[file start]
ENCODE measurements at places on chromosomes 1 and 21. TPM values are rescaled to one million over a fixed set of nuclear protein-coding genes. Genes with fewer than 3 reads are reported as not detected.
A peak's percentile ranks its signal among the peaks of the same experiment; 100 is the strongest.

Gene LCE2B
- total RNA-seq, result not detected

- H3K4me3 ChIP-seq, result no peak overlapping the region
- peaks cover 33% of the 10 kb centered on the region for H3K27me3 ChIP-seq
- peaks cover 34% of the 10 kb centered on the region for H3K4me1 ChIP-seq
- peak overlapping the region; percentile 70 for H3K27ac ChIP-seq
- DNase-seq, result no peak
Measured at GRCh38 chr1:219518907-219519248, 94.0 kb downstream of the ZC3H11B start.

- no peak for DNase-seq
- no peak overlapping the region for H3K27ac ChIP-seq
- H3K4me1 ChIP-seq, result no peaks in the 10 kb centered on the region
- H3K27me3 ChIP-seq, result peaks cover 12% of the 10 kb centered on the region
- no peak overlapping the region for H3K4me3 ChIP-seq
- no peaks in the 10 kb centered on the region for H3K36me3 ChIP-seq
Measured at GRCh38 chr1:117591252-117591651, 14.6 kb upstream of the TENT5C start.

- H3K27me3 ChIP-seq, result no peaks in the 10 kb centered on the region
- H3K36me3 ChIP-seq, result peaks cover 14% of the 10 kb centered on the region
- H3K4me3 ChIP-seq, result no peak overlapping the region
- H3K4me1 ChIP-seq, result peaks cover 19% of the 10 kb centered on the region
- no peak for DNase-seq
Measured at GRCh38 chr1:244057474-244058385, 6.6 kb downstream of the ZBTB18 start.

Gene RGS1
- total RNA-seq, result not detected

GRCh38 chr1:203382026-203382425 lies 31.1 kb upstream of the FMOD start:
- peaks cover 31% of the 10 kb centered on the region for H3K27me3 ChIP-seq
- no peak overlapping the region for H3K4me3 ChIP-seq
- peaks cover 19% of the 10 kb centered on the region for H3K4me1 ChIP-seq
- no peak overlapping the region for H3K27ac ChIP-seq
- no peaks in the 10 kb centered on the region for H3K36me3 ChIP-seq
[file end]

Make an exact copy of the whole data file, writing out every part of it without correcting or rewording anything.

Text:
ENCODE measurements at places on chromosomes 1 and 21. TPM values are rescaled to one million over a fixed set of nuclear protein-coding genes. Genes with fewer than 3 reads are reported as not detected.
A peak's percentile ranks its signal among the peaks of the same experiment; 100 is the strongest.

Gene LCE2B
- total RNA-seq, result not detected

- H3K4me3 ChIP-seq, result no peak overlapping the region
- peaks cover 33% of the 10 kb centered on the region for H3K27me3 ChIP-seq
- peaks cover 34% of the 10 kb centered on the region for H3K4me1 ChIP-seq
- peak overlapping the region; percentile 70 for H3K27ac ChIP-seq
- DNase-seq, result no peak
Measured at GRCh38 chr1:219518907-219519248, 94.0 kb downstream of the ZC3H11B start.

- no peak for DNase-seq
- no peak overlapping the region for H3K27ac ChIP-seq
- H3K4me1 ChIP-seq, result no peaks in the 10 kb centered on the region
- H3K27me3 ChIP-seq, result peaks cover 12% of the 10 kb centered on the region
- no peak overlapping the region for H3K4me3 ChIP-seq
- no peaks in the 10 kb centered on the region for H3K36me3 ChIP-seq
Measured at GRCh38 chr1:117591252-117591651, 14.6 kb upstream of the TENT5C start.

- H3K27me3 ChIP-seq, result no peaks in the 10 kb centered on the region
- H3K36me3 ChIP-seq, result peaks cover 14% of the 10 kb centered on the region
- H3K4me3 ChIP-seq, result no peak overlapping the region
- H3K4me1 ChIP-seq, result peaks cover 19% of the 10 kb centered on the region
- no peak for DNase-seq
Measured at GRCh38 chr1:244057474-244058385, 6.6 kb downstream of the ZBTB18 start.

Gene RGS1
- total RNA-seq, result not detected

GRCh38 chr1:203382026-203382425 lies 31.1 kb upstream of the FMOD start:
- peaks cover 31% of the 10 kb centered on the region for H3K27me3 ChIP-seq
- no peak overlapping the region for H3K4me3 ChIP-seq
- peaks cover 19% of the 10 kb centered on the region for H3K4me1 ChIP-seq
- no peak overlapping the region for H3K27ac ChIP-seq
- no peaks in the 10 kb centered on the region for H3K36me3 ChIP-seq